Dealing with "How can you let him do xROTC?"

Discussion in 'ROTC' started by kinnem, Feb 12, 2012.

  1. kinnem

    kinnem Moderator

    Joined:
    Oct 21, 2010
    Messages:
    7,539
    Likes Received:
    1,002
    I've seen miscellaneous comments on this topic across various threads over the past 18 months I've spent on this forum. Since a new crop of parent's are coming on board I thought it might be useful for folks to append on how they deal with the following comments from folks:
    1. How could you let him join xROTC? He might be killed?
    2. Good Lord! I hope he doesn't go Infantry!
    3. Why does he want to shoot and kill people?

    I had to deal with #2 myself this past weekend. My sister-in-law made that statement (we dealt with #1 with her last year). This was really a variation on #1. I essentially ignored it but did state his MOS options in order of preference. You should have seen her eyes get wide when I mentioned Special Operations. I know just by looking at her that she's thinking he'll get killed.

    Now I certainly do not want my son to be harmed in any way. But if anything did happen to him while serving his country, at some level I'd be OK with it because it happened while he was doing what he always wanted to do. And someone's sons and daughters have to do it. Of course I would mourn and be full of sorrow. All my dreams for the future are bound up with him. But I'd like to find some way to (perhaps gently) tell such people off.

    Anyway, if I have a problem dealing with it I'm sure some of the new folks during this scholarship season will be facing these same, or similar, comments and will wonder how to deal with it too. Do any of you "old timers" have suggestions (and no, I don't really think you're old Pima! :biggrin: but would especially love to hear what you have to say about this)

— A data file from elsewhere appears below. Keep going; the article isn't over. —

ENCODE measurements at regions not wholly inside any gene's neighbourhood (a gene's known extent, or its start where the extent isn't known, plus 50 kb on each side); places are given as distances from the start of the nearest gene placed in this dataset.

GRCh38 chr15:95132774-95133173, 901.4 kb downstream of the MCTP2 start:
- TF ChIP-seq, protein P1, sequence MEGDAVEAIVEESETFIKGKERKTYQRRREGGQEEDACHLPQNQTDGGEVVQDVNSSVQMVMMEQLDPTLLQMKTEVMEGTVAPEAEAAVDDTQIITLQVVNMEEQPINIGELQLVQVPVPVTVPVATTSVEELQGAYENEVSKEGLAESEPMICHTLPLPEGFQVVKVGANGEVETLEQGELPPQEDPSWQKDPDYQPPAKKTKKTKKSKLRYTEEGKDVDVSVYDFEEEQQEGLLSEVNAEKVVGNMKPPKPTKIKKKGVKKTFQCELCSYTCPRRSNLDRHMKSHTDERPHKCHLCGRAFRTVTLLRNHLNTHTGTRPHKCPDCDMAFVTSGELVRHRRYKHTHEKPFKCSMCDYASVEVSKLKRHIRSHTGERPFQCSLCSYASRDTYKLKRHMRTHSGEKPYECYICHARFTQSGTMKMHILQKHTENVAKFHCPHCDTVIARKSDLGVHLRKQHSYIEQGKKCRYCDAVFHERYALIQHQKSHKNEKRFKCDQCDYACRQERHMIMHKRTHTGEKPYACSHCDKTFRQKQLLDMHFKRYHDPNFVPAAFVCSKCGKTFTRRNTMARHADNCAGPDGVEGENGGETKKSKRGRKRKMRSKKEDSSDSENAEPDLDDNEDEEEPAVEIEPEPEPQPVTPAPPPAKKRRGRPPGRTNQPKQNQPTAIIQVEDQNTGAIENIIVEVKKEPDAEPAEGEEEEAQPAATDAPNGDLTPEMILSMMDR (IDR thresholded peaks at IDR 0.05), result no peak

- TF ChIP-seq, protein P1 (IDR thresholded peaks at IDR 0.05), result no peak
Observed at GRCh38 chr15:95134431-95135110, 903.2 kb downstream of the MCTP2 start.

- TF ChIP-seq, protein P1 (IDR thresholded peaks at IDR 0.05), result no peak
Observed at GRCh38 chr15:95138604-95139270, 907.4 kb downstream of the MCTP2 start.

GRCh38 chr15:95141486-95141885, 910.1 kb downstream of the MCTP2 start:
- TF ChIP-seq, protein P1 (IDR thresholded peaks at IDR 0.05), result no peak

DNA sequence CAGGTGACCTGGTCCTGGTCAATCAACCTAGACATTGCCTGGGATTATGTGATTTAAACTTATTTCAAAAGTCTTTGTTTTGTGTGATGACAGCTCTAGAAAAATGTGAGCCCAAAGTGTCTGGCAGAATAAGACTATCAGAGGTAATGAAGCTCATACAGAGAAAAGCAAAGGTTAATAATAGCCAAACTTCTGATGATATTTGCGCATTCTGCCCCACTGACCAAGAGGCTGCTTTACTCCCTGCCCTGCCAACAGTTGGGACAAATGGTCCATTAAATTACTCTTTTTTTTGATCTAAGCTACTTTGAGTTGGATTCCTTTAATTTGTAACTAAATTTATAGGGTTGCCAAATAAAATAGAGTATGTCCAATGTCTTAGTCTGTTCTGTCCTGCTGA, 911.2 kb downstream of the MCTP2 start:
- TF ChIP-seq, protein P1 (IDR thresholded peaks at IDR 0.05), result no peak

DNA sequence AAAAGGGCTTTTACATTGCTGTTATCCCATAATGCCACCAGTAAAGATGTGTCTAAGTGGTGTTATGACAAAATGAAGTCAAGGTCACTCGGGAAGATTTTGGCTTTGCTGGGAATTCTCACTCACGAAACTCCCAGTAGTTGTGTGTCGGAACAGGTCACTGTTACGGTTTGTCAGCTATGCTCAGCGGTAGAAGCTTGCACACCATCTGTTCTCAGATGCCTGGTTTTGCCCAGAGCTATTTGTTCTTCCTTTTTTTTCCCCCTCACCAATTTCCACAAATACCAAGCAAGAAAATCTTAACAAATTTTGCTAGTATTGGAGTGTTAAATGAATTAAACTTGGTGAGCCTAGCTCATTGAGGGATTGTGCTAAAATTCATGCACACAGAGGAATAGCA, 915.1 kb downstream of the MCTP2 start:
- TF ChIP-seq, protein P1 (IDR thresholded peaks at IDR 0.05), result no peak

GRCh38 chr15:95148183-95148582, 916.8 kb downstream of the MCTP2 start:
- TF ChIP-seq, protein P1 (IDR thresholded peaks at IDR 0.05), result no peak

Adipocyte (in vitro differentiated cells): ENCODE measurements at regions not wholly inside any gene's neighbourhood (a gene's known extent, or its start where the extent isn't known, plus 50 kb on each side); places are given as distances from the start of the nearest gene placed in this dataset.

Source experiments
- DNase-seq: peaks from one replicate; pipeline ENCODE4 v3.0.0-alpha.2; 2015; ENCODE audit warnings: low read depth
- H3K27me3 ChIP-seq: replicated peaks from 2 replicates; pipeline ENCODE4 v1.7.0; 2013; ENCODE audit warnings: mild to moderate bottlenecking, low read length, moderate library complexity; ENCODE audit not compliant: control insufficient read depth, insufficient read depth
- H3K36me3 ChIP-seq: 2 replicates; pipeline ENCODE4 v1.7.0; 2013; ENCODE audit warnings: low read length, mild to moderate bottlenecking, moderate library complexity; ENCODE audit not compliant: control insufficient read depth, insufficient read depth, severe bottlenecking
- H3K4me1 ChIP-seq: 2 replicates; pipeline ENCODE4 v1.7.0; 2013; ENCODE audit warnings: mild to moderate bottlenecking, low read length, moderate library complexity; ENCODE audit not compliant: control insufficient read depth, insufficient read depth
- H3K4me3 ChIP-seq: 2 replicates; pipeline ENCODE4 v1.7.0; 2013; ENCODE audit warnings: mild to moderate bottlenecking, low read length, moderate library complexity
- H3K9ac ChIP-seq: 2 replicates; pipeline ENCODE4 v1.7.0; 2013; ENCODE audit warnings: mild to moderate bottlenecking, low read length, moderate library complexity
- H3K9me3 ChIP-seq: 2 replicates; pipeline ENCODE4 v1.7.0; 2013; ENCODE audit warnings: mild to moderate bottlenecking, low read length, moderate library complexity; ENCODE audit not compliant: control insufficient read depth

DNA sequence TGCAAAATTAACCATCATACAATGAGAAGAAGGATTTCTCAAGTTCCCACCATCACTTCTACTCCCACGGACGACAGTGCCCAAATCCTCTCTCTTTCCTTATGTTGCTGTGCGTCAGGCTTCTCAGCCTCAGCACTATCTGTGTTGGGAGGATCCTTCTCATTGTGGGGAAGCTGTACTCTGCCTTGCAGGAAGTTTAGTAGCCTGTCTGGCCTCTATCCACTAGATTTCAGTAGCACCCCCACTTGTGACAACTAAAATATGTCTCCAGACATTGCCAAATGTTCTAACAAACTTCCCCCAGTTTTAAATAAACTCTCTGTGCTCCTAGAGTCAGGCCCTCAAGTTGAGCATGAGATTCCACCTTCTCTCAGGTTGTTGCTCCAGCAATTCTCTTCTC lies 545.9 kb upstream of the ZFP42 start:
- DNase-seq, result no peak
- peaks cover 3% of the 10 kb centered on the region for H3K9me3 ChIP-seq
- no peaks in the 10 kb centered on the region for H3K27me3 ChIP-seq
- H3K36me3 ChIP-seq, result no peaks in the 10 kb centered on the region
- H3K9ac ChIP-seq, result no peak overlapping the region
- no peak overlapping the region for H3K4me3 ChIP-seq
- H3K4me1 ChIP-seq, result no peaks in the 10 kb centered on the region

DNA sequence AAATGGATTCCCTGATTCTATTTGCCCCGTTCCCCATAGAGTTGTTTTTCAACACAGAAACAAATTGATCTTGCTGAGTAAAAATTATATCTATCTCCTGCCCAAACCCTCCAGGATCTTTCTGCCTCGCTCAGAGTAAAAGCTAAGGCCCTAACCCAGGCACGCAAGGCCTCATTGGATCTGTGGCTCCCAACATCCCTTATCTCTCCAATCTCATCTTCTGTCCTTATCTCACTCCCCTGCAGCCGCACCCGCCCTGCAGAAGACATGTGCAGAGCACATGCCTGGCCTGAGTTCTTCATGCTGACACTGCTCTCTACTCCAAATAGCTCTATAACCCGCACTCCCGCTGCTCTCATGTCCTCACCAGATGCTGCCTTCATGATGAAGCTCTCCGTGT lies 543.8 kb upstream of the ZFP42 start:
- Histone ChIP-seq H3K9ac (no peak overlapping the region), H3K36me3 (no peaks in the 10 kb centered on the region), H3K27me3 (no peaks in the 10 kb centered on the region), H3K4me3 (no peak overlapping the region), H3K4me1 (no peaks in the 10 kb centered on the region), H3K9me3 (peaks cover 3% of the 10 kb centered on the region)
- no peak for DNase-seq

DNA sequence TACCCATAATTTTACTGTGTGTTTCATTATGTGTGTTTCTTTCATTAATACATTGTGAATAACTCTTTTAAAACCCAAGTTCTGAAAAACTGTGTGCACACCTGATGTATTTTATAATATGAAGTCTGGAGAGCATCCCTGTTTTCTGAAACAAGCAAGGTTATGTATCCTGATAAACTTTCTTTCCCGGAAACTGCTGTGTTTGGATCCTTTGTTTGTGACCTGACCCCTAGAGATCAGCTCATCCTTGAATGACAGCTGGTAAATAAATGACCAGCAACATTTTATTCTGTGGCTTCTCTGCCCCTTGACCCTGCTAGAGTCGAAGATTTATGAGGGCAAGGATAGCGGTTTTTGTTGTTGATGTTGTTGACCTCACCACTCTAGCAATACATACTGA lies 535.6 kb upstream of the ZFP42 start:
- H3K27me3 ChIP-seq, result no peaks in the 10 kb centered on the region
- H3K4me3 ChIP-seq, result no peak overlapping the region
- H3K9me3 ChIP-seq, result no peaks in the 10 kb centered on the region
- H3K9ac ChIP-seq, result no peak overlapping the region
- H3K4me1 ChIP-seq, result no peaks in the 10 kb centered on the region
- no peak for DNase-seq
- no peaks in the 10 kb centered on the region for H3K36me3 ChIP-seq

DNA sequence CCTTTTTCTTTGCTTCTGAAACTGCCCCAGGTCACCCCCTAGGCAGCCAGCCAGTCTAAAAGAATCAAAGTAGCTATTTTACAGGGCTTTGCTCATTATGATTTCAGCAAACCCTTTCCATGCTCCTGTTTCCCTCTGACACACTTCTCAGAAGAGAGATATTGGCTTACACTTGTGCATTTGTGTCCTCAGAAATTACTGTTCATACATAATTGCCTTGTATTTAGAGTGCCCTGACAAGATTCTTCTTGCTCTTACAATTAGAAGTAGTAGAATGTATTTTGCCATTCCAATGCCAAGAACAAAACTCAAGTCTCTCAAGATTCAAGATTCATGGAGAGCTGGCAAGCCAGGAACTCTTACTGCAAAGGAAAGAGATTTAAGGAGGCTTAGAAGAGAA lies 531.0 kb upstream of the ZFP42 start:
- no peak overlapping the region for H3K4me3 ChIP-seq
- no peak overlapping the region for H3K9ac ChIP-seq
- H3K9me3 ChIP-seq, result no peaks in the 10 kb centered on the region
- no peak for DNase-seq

2. goaliedad

    goaliedad Parent

    Joined:
    Apr 7, 2009
    Messages:
    1,601
    Likes Received:
    35
    Snarky Answers:
    1) His/her odds of making it out of the military alive are better than they would be if I bought him/her that sports car you bought your kid.
    2) Why? You think he is that bad of a shot?
    3) If he wanted to do that, he'd just join a drug gang and make more money.

    Serious Answers:
    1) My choices are to support my child as an officer or watch while s/he enlists. S/he is 18 and I don't get much choice any more. And as choices go, this one has a lot of positives going for it including keeping out of trouble during college, getting good grades, being physically fit, and learning how to be a leader. The career path has plenty of promise and s/he will be around good solid citizens during his/her formative adult years.

    2) It is a dangerous job, but quite frankly all of them are. And what is the point of being in an honorable profession if you choose to run from an assignment?

    3) Actually, the military would just assume their enemies surrender up front, or at least be driven away, but that isn't always the case. It is a part of the job that isn't pleasant, but you know that the people you must put down are no longer going to threaten you, your family, or your nation.
     
  3. riroka

    riroka Member

    Joined:
    Sep 3, 2009
    Messages:
    128
    Likes Received:
    0
    I usually respond with "how can you not?" Please tell me how getting up at 5:30am for PT (huge self discipline needed), attending Military science classes, learning survival and navigation skills and being taught to lead and work well with others is hurting my child. I tell people it is not about the money, it is about my children knowing they are part of something big that makes a difference. I gave AROTC a boy and they sent home an amazing young man equipped with the skills to succeed in any area of life!!

    I got this quote from facebook this morning...sums it up.